As of 2021, there are more than 300 million digital currency users worldwide with more than 18,000 businesses already accepting payments according to cryptocurrency exchange Triple A. Cryptocurrency is a rapidly emerging investment market but, as a new form of currency, it’s important for individuals to understand the finer details of this asset and how it should be documented in your will, as Emma Lewin, solicitor specialising in wills and probate at Nelsons, explains.
The key difference with cryptocurrency in comparison to cash is that it’s an intangible asset, meaning there is no physical hard-copy.
Cryptocurrency is a digital payment method, where currency is held in a digital wallet on a web-based or hardware-based system, which can be accessed by the use of a key that is specific to the user. There are two different types of key:
- Public: This allows the user to receive transactions and is visible to everyone;
- Private: This is the wallet’s login and password that is known only by the user. It allows the user access to be able to move funds and, therefore, must be kept private and confidential.
Part of the estate
Cryptocurrency is an asset and, therefore, forms part of an individual’s estate upon their death meaning it can be left to a beneficiary within a will.
However, this isn’t quite as straight forward as it may seem, as sometimes issues may arise when a personal representative, the individual legally entitled to administer the estate, wants to gain access to the cryptocurrency to be able to transfer it to the relevant beneficiary. This is due to cryptocurrency being very different to other assets, such as property, where you can gain access by a physical key.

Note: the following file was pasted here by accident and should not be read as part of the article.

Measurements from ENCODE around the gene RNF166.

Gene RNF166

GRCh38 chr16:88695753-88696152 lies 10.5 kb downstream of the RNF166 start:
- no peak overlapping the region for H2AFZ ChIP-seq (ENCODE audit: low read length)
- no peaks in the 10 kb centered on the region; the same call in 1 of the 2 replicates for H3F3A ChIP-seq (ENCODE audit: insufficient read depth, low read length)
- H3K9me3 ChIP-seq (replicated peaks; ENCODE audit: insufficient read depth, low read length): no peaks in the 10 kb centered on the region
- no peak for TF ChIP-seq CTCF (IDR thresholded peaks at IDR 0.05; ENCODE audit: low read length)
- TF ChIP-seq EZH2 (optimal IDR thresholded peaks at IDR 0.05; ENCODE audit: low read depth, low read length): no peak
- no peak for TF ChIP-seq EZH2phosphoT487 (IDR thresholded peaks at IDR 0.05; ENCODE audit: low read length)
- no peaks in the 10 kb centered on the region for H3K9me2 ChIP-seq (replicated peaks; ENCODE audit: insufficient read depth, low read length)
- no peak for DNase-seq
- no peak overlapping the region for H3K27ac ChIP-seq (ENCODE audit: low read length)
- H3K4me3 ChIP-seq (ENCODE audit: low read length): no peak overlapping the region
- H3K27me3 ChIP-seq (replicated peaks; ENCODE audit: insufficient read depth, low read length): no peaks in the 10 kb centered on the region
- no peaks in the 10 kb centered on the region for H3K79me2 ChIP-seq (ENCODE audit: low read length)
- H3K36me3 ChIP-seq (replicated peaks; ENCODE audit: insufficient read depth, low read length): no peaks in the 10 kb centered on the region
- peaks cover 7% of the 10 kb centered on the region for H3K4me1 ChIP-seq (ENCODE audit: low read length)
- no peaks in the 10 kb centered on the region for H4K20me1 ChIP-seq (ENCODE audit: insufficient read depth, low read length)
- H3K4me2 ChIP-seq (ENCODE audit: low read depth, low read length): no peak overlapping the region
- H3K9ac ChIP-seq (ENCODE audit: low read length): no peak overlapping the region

As your private key must be kept confidential, it can be difficult for the personal representative to access a digital wallet. Even if it’s stated in the will who is to inherit, they may not be able to access without a private key. Therefore, it’s crucial for a contingency plan to be in place.
Don’t forget the details
When grants are obtained in an estate, wills become a public document, meaning it’s not advisable to include any confidential financial information. At this point, anyone can access a copy of the will for a small fee, which could open people up to fraudulent activity.
Letters of wishes should also be avoided as, again, they would not be secure if the details fell into the wrong hands and are difficult to keep up to date, due to the changing of passwords and keys.
Cryptocurrency is still an emerging market that many are unfamiliar with. Therefore, it’s crucial to seek professional advice before looking to invest in it, as well as legal advice to ensure the will covers all bases for this kind of asset.
For more information on Nelsons’ wills and probate team, please visit www.nelsonslaw.co.uk/wills-and-probate/ or call 0800 024 1976.